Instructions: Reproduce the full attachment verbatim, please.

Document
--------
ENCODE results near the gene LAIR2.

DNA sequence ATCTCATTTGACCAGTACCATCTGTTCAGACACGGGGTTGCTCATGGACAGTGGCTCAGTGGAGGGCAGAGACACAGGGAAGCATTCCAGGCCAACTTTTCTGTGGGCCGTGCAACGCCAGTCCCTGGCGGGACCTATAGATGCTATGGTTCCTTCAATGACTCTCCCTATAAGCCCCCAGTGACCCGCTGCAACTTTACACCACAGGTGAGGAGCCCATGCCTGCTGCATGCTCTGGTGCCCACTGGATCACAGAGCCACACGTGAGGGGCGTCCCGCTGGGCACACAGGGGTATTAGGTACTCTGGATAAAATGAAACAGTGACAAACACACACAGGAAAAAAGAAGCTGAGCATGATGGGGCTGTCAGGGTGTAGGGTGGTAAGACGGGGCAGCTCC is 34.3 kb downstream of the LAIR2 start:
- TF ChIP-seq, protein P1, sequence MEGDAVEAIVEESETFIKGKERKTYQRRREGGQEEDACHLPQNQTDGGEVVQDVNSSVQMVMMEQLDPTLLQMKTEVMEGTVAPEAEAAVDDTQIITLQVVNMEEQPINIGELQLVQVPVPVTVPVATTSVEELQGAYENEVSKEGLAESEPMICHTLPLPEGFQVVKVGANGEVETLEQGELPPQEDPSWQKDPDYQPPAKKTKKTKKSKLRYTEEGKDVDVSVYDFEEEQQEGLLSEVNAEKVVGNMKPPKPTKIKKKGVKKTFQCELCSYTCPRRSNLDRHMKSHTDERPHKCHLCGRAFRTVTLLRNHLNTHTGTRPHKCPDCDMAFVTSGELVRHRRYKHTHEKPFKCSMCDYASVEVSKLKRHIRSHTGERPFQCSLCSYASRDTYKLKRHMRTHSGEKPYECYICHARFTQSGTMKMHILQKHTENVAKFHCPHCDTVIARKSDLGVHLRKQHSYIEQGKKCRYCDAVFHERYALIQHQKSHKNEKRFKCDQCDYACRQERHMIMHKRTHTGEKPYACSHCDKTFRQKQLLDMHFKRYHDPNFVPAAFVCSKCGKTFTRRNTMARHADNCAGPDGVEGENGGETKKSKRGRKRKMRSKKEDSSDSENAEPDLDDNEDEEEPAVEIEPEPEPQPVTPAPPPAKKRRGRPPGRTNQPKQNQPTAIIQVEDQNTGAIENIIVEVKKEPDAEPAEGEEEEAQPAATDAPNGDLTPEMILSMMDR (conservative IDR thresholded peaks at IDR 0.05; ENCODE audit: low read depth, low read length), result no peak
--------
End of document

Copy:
ENCODE results near the gene LAIR2.

DNA sequence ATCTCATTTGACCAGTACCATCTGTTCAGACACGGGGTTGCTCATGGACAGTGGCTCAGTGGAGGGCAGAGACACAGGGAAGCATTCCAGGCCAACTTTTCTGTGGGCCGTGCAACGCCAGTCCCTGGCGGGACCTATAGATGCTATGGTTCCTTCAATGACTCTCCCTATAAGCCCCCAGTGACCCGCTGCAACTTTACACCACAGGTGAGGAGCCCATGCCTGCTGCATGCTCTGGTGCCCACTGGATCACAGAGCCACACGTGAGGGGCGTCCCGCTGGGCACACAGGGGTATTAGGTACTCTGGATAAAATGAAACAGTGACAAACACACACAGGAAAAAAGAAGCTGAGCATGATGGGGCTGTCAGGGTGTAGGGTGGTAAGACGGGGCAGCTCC is 34.3 kb downstream of the LAIR2 start:
- TF ChIP-seq, protein P1, sequence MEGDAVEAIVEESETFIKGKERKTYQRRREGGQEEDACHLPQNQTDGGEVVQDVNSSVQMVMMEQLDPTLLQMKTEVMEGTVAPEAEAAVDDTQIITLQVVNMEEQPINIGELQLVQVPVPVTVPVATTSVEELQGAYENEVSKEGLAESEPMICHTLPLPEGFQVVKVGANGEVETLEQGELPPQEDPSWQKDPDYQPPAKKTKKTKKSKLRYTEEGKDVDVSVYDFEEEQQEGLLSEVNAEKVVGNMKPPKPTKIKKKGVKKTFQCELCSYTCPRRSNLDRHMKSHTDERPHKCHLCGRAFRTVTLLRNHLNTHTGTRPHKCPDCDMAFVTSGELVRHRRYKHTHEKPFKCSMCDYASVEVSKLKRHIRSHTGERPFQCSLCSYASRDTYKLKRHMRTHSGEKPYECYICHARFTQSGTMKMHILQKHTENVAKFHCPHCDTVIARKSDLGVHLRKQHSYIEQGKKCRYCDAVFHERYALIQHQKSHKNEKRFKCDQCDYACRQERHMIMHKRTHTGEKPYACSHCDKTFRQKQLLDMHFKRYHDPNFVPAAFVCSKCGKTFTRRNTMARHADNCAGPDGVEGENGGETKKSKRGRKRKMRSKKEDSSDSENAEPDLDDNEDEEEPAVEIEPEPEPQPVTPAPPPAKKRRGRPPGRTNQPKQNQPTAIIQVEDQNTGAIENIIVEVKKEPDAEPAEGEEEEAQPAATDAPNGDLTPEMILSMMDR (conservative IDR thresholded peaks at IDR 0.05; ENCODE audit: low read depth, low read length), result no peak